1/10 Riva Del Garda, Lake Garda
Why go? Plenty of space and scope for keeping toddlers busy, Riva del Garda, on the north side of the Lake, is a fantastic base.
Activities: Head for the castle grounds for picnics or amble along the lakeside walkways, gardens and beach or playgrounds.
Toddlers love transport and here they can experience the tram ride to the top of Monte Baldo and the ferry to Limone.
There’s also the aquarium at Gardaland, better suited to toddlers than the adrenelin rides in the theme park.
2/10 Porto Cesareo, Puglia
Why go? This lively fishing village on the Ionian Sea has white sand and numerous islands dotted around the harbour. Locals refer to it as the ‘Maldives of Salento’.
Activities: As well as ticking the boxes for the grown ups – did we mention the fresh seafood – toddlers will love the beaches and older siblings will want to try out the kids’ park. Then tell them they can actually walk across the shallow protected water to ‘The Island of Rabbits’.
3/10 Genoa Aquarium
Why go? If you’ve been working hard to deter your toddler from blowing bubbles and being mischievous, don’t take them to see the dolphins here. Bad influence! The second largest aquarium in Europe is set up for children of all ages, from two to 19. They’ll love the variety of what they can experience in the different types of seas and will be mesmerised by tropical pools in the Amazon, Red Sea coral reefs and 3D films bringing this magical underwater world closer to them.
Price: Adults from £16. Under threes go free.
More info: Visit acquariodigenova.it
4/10 Lucca, Tuscany
Why go? What toddlers do best is to keep moving – the beauty of Italy’s medieval towns such as Lucca is that most are walled and traffic free.
Activities: There are narrow streets to run around and plenty of cafés and restaurants with space for children to play. Unlike many of the Tuscan towns, Lucca is flat, too, and you can easily walk the three-mile circle of the ramparts – or push a buggy.
You should also check out Pinocchio Park in nearby Collodi. Young children will love it and you can picnic in the park.
5/10 Parco Naturale di Cervia
Why go? This huge botanical park is free entry for the whole family and is the perfect place for little legs to let off steam or have some down time.
Activities: Young children will love feeling all of the different tree barks and spotting the diverse range of berries and leaves – there are plenty of identification games to make up – but their highlight will probably be the donkeys, deers, horses, goats, ducks, peacocks and chickens. Older children (100-140 cm height) and adults can try Tarzan-style treetop adventure trails.
More info: www.turismo.comunecervia.it
Why go? Imagine being a hobbit in Lord of the Rings, where the little round beehive shape houses are just your size. That’s why toddlers will love the trulli in Alberrobello.
Activities: The trulli are rustic buildings dotted all over Puglia but this town, the trullo capital, is a UNESCO World Heritage Site. The park on corner of Via Indipendenza and Via Brigata Regina offers a handy space for running around after darting in and out of these little cone houses – many of which are now shops in the centre of town. It’s also a good picnic spot.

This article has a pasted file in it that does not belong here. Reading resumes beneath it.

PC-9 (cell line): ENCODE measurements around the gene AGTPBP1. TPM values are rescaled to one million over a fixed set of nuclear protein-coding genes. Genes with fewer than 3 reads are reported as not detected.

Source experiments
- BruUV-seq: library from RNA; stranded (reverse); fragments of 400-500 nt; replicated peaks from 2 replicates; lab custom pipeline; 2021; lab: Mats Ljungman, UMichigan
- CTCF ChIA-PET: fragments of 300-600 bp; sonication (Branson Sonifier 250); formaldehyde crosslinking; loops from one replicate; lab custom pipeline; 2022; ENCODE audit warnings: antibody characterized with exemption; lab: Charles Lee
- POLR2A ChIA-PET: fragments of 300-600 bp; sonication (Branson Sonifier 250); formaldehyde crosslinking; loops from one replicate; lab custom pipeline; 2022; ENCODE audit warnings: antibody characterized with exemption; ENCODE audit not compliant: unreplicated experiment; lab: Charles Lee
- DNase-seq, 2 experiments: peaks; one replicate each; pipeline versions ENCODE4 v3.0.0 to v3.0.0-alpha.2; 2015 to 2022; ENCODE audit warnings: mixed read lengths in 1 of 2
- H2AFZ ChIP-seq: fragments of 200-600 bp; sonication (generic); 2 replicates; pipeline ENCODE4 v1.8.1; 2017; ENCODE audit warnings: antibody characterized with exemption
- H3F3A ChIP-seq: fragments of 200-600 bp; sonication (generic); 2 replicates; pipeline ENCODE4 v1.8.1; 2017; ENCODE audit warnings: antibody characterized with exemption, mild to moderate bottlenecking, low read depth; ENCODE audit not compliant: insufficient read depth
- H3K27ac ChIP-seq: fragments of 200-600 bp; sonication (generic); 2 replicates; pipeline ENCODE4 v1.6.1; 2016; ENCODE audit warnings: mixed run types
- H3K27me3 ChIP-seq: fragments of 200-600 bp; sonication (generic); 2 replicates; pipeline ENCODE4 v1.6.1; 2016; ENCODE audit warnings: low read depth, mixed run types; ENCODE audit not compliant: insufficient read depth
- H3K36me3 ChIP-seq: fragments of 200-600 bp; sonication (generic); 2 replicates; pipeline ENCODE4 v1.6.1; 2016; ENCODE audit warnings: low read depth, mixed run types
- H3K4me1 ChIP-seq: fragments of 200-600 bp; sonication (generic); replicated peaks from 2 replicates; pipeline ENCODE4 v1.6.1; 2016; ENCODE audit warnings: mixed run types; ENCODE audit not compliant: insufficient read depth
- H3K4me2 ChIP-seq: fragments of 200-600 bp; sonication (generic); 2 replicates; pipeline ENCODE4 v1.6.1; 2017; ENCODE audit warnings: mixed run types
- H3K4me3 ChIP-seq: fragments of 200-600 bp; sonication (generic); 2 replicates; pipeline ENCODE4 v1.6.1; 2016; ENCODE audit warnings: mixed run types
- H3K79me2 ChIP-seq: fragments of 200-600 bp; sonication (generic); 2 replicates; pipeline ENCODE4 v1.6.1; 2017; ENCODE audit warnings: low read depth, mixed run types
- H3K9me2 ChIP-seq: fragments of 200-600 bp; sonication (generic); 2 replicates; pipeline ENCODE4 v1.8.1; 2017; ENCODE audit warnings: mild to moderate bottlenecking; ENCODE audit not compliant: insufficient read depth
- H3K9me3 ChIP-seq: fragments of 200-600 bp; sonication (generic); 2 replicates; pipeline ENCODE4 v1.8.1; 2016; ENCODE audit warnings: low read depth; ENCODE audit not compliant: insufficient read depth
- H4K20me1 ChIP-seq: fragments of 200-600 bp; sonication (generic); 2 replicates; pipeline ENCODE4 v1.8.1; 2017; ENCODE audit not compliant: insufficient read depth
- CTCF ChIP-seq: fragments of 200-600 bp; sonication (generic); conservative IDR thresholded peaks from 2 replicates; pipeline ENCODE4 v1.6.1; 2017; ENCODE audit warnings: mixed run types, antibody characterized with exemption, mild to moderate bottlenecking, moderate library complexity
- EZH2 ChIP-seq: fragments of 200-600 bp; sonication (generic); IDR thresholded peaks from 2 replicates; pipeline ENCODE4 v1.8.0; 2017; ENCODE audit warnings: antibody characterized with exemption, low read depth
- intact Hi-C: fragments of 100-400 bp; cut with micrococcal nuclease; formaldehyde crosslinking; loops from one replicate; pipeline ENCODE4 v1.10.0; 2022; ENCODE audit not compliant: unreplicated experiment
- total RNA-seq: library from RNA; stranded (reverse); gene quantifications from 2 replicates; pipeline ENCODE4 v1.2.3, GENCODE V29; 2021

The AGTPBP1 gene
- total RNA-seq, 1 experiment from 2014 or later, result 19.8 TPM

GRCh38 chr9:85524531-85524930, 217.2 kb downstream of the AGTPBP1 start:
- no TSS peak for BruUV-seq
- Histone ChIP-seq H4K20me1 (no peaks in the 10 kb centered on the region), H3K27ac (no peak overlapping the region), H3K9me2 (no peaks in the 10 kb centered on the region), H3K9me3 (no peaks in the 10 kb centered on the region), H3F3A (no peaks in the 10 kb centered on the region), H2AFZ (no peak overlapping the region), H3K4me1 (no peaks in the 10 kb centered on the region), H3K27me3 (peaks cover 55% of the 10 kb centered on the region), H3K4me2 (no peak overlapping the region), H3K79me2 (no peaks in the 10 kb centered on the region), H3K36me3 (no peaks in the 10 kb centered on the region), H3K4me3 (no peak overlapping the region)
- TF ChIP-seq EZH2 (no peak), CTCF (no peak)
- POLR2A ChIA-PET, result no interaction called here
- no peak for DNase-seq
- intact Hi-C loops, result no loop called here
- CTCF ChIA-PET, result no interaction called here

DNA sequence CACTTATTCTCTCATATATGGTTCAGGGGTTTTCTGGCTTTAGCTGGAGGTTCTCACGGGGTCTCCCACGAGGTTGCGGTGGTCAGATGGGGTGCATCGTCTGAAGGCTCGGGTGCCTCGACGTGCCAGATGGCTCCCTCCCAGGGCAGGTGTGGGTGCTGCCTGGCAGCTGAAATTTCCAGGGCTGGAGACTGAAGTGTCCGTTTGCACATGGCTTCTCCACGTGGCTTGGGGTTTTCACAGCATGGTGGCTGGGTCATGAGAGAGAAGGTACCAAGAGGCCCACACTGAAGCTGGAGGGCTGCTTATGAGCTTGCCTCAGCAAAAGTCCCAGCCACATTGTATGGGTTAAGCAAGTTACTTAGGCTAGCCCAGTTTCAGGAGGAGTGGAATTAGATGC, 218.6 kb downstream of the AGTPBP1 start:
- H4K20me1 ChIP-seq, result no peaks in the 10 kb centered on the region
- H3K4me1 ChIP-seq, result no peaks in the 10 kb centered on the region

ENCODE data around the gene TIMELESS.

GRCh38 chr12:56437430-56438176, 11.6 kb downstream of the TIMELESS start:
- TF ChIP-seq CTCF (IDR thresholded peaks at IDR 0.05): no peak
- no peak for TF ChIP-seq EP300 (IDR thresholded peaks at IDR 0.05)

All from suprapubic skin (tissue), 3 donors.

7/10 Agriturismo Sicily
Why go? Each year (around April) little people will feel quite at home in Modica during the Willy Wonkeresque Eurochocoloate festival. Children can watch chocolate being made, as well as sample the best icecream in Italy – and they can hunt for monsters on the walls of the intricate stone palazzi.
Activities: All year round, you can retreat from the crowds to a 44-hectare farm ‘Nacalino Agriturismo’, with its swimming pool, paths that are great for toddling, buggies or bikes, and horses to meet in the stables. All of the buildings are child friendly and seaside resorts are nearby.
More info: nacalinoagriturismo.it
Why go? The Piazza Navona Christmas Market sees the square transform into a vibrant trading place, and street artists and acrobats will capture imaginations and curiosity.
Activities: Visit the Casina di Raffaello (Tues – Friday 3-5pm) where children three and up are invited to escape the digital world.
Also in Rome is Explora, the Museum of the Children of Rome. The Under 3s Lil’ Explorers section (entry €3) has a scented tunnel, musical instruments, light sticks, kaleidoscopes and plenty of space! Booking during the holidays is essential.
Book: Visit Family Traveller Holidays to book your family holiday to Rome
Why go? Toddlers might not want to trawl around art galleries and museums but there are plenty of other treats to take in.
Activities: The Boboli Gardens at Palazzo Pitti is a perfect picnic spot and little monkeys can climb trees and enjoy the space. If you’re there in the summer, the gardens will offer shade but there is also the Costoli Pool with waves, paddling pool and water slides. It costs €6 per adult. You’ll also love the colourful icecreams too.
Don’t dismiss the museums, the Da Vinci museum is hands-on with plenty to keep an older toddler interested. It’s on Via dei Servi, near the Duomo.
10/10 Scaligeri Castle, Soave
Why go? Everything a knight-in-training could want, the medieval Scaligeri Castle has a drawbridge, grassy courtyards, stone carvings of knights’ busts, suits of armour, and the fortress feel created by the turrets and walls containing the village – all good fighting fun!
Activities: There are ornate doorways lining the cobbled narrow streets on the way up to the castle, but it is a hike and buggy wheels will make the journey difficult. The view at the top is worth the climb and there are vineyards to explore nearby and picnic spots to enjoy – but it’s the drawbridge the toddlers will enjoy the most.